Repeated roshambo

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Repeated roshambo

EDIT: these rules are old, the net points are calculated by bid*sign(#victims-#killers) instead

OLD:
Imagine a repeated game like rock paper scissors, in which each throw has a bid associated with it, and more than 2 players are allowed. Players start with 10 points, and may not bid more than the number of points they have that round. Points for each round are calculated by bid*(#victims-#killers). For example, if you throw Rock 4, player two throws a Rock 7 and player three a Scissors 3, you would be awarded 12 points, player two awarded 21 points, and player three docked 33 points.

I'm interested to hear thoughts on betting strategies for this game. The only other information you may base your strategies upon is the total rock, paper and scissors played in each preceding round, and the number of points each player has available to bet.
Last edited by robinesque on Sat Feb 11, 2012 12:06 am UTC, edited 1 time in total.
robinesque

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Joined: Tue Jan 17, 2012 4:16 am UTC

Re: Repeated roshambo

Well, first thing: Assuming perfect players, all play at random 1/3 rock, 1/3 paper, 1/3 scissors, as it is the nash equilibrium and any deviation from it can be exploited (but cannot exploit the 1/3 random strategy). So any strategy just modifies the bid.

What is the aim? Have most points after n rounds? That is quite a tricky thing, as you constantly have to keep track which amount others have.

Is it possible to bid 0? In that case, the 2-player game is easy: There is one round with non-zero wins/losses (otherwise the whole game is a draw) after that the winner will bid 0 every time and win the game.
Is it possible to go below 0 points? If not, the 3-player game cam get a similar case, where one player gets more than 15 points.
mfb

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Re: Repeated roshambo

Sorry about the long delay in responding, been horribly busy...Also the rules have changed slightly from what I originally posted above.

Yes, the aim is to have the most points. No, bidding 0 is not allowed. You are allowed to bid -n..-1, 1..n where n is your current score. If n<=0 (so yes, you may have negative points), then you are constrained to bidding -1 or 1.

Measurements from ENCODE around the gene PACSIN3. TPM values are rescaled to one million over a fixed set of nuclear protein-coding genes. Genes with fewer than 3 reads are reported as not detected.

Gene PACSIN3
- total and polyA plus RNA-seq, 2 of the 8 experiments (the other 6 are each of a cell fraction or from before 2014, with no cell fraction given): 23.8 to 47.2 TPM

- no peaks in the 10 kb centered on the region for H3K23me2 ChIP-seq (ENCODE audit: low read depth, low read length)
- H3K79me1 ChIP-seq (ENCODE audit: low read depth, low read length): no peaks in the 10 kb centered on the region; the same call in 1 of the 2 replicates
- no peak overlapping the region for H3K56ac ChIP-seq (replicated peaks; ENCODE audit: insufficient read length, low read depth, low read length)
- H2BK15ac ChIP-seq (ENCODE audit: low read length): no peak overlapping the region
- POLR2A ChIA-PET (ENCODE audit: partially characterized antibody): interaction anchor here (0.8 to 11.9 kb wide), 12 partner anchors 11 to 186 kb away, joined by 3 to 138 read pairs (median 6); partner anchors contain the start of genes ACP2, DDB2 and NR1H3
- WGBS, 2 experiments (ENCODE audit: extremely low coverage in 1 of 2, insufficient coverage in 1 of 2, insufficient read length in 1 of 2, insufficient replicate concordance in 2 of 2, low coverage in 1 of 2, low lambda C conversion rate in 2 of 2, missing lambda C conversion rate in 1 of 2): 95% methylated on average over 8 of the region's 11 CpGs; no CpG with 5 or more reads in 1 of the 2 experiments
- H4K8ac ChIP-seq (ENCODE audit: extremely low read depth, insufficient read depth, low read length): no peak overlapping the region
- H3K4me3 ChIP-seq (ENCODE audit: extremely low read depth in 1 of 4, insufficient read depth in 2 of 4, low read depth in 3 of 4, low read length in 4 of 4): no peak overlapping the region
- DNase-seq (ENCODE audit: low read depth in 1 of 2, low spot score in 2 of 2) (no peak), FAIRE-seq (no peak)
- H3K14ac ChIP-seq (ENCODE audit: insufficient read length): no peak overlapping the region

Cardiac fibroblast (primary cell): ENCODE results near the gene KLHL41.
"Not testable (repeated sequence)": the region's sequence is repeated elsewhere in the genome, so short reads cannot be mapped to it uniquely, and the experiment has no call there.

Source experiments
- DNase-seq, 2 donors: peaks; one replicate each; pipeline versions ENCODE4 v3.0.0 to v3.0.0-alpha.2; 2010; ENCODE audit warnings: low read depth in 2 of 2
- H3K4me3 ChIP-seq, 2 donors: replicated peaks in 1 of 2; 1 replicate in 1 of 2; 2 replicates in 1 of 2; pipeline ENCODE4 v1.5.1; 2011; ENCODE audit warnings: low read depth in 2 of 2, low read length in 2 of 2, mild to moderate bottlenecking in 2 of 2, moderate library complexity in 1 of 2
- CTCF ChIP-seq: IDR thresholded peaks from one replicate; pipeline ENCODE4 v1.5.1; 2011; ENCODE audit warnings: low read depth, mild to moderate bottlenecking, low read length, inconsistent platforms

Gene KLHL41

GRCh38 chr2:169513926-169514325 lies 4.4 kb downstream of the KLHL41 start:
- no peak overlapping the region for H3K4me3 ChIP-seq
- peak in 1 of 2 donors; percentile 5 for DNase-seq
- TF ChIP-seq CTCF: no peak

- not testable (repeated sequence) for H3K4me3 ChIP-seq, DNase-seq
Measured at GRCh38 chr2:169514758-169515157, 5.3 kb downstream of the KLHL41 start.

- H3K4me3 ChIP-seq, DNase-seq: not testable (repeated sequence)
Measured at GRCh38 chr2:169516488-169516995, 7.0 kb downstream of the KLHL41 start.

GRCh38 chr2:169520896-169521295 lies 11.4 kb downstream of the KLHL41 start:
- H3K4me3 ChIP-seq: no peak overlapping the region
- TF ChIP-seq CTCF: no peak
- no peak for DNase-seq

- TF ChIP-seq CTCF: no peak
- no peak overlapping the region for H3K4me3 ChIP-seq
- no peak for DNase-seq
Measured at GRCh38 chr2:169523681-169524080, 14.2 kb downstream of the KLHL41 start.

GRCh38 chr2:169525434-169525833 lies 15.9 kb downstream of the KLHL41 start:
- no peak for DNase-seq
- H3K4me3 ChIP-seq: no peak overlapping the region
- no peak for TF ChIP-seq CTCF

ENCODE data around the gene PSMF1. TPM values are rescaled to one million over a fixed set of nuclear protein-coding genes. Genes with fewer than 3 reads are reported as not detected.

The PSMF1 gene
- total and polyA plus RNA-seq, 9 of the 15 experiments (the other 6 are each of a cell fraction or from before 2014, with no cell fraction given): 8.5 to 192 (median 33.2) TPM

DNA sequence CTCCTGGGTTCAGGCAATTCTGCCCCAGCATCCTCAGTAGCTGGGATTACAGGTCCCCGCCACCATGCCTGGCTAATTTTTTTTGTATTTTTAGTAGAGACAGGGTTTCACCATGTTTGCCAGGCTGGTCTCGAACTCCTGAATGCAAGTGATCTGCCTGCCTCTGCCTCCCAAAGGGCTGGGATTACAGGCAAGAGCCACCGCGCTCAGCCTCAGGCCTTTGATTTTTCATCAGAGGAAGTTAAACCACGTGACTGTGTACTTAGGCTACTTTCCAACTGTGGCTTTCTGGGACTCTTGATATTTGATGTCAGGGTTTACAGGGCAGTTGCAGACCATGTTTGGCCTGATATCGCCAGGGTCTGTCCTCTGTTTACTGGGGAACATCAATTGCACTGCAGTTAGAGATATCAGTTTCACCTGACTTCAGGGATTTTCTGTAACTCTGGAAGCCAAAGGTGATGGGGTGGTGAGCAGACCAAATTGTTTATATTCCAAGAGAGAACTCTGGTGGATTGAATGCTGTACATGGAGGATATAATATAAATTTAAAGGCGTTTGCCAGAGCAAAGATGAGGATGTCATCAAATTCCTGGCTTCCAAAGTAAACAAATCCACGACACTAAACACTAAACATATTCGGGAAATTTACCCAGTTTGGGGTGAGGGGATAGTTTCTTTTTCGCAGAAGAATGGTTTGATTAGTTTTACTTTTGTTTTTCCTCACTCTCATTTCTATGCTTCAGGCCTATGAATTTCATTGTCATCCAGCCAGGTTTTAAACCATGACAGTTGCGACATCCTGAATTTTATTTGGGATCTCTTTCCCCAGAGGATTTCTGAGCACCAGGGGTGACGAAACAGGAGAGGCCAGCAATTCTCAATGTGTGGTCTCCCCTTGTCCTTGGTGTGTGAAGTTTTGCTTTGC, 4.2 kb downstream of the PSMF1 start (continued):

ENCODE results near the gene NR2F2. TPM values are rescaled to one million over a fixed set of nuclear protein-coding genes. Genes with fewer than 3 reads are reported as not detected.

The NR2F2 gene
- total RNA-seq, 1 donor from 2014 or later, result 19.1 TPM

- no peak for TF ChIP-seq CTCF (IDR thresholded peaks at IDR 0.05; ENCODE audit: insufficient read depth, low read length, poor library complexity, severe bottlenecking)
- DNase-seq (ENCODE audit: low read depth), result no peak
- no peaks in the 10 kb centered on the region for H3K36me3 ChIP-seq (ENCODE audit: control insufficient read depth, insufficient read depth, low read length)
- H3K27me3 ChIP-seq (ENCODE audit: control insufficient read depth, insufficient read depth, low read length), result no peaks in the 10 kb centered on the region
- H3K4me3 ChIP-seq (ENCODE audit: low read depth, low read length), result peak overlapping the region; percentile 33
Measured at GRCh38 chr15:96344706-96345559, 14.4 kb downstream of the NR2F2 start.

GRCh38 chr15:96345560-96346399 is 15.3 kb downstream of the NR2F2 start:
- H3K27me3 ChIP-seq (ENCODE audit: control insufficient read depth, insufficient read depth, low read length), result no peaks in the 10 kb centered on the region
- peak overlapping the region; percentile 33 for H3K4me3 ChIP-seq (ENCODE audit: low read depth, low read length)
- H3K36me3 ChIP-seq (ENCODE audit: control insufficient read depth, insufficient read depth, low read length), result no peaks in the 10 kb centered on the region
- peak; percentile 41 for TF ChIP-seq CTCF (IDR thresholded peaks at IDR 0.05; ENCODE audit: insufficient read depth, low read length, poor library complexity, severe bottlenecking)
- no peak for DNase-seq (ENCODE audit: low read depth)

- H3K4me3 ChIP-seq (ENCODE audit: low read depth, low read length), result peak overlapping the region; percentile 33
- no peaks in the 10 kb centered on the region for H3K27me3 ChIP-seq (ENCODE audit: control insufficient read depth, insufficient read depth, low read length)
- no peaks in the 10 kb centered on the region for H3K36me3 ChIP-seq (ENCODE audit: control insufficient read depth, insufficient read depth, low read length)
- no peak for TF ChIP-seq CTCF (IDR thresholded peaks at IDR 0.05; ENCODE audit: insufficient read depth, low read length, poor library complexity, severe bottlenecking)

A player's net on each round = bid*sign(#victims-#killers) where sign is either -1 if #victims-#killers < 0, 0 if #victims-killers==0 and 1 if #victims-killers>0 (R has victims S and killers P, e.g.). The net is added to the player's total for the next round. This means you can lose as much as you bet each round, depending on the total outcome.
Each player starts with 1 point.
Players are ranked by their total points after 1000 rounds.

Not really interested in the 2-player version, because it is degenerative as you pointed out.

Given the optimal strategy is to play randomly, I think that there may be a slight edge to be had by playing a mixed strategy since likely other players will try to do the same. Setting that aside for now, you're right, the only thing to do is modify the bid.

I think the best solution probably involves tempering the Kelly strategy with your position in the pack, perhaps measured by how many std devs you are from the mean.
robinesque

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Joined: Tue Jan 17, 2012 4:16 am UTC

Re: Repeated roshambo

Wait, negative bids?

Then the two player case is clearly a tie. Let P1 always choose Rock, and P2 always choose Paper. P1 always bids -n, where n is their points, and P2 always bids n, where n is their current points. P1 always loses, but since you can have a negative bid, this is a payout for them. P2 always wins, and with a positive bid, again always has a payout. The payouts will always be equal, and thus after N rounds, P1 and P2 will have up to 2N points.

This generalizes easily to any even number of players. Half play X with negative bid, half play the strategy that defeats X with positive bid. If you play X, switching to the strategy that defeats X and going to a positive bid reduces your expected income (as you are now scoring from fewer players) and vice versa. Taking the third option virtually eliminates your income, regardless of your bid. So this is a Nash equilibrium. The question is only how quickly the group can agree to some particular X.

So it's only the odd player games that we need a strategy for now.
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WarDaft

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Re: Repeated roshambo

I think you're misunderstanding the rules, or I'm just completely not following what you're saying. Let me re-state them completely:

Each agent starts with 1 point. There are 1000 rounds per tournament.

A legal play must be a list of an integer bid followed by R, P or S.